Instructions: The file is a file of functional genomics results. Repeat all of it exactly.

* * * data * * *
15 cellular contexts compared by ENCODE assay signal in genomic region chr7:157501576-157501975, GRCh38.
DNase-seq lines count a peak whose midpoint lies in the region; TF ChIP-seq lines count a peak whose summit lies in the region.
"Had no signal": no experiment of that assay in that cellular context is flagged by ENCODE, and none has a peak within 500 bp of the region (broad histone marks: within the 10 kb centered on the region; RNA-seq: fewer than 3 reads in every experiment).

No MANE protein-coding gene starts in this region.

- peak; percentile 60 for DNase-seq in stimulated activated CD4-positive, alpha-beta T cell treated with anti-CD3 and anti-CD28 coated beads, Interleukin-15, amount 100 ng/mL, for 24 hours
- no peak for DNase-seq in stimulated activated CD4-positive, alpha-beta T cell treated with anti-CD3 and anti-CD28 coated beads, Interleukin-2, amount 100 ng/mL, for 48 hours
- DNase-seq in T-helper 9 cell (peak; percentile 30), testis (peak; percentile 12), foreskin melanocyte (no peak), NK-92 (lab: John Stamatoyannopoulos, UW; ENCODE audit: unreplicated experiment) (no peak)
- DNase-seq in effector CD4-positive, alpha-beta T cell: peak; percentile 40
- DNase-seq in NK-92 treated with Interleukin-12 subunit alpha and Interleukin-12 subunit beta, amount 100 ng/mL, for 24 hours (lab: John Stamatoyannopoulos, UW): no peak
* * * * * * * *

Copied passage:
15 cellular contexts compared by ENCODE assay signal in genomic region chr7:157501576-157501975, GRCh38.
DNase-seq lines count a peak whose midpoint lies in the region; TF ChIP-seq lines count a peak whose summit lies in the region.
"Had no signal": no experiment of that assay in that cellular context is flagged by ENCODE, and none has a peak within 500 bp of the region (broad histone marks: within the 10 kb centered on the region; RNA-seq: fewer than 3 reads in every experiment).

No MANE protein-coding gene starts in this region.

- peak; percentile 60 for DNase-seq in stimulated activated CD4-positive, alpha-beta T cell treated with anti-CD3 and anti-CD28 coated beads, Interleukin-15, amount 100 ng/mL, for 24 hours
- no peak for DNase-seq in stimulated activated CD4-positive, alpha-beta T cell treated with anti-CD3 and anti-CD28 coated beads, Interleukin-2, amount 100 ng/mL, for 48 hours
- DNase-seq in T-helper 9 cell (peak; percentile 30), testis (peak; percentile 12), foreskin melanocyte (no peak), NK-92 (lab: John Stamatoyannopoulos, UW; ENCODE audit: unreplicated experiment) (no peak)
- DNase-seq in effector CD4-positive, alpha-beta T cell: peak; percentile 40
- DNase-seq in NK-92 treated with Interleukin-12 subunit alpha and Interleukin-12 subunit beta, amount 100 ng/mL, for 24 hours (lab: John Stamatoyannopoulos, UW): no peak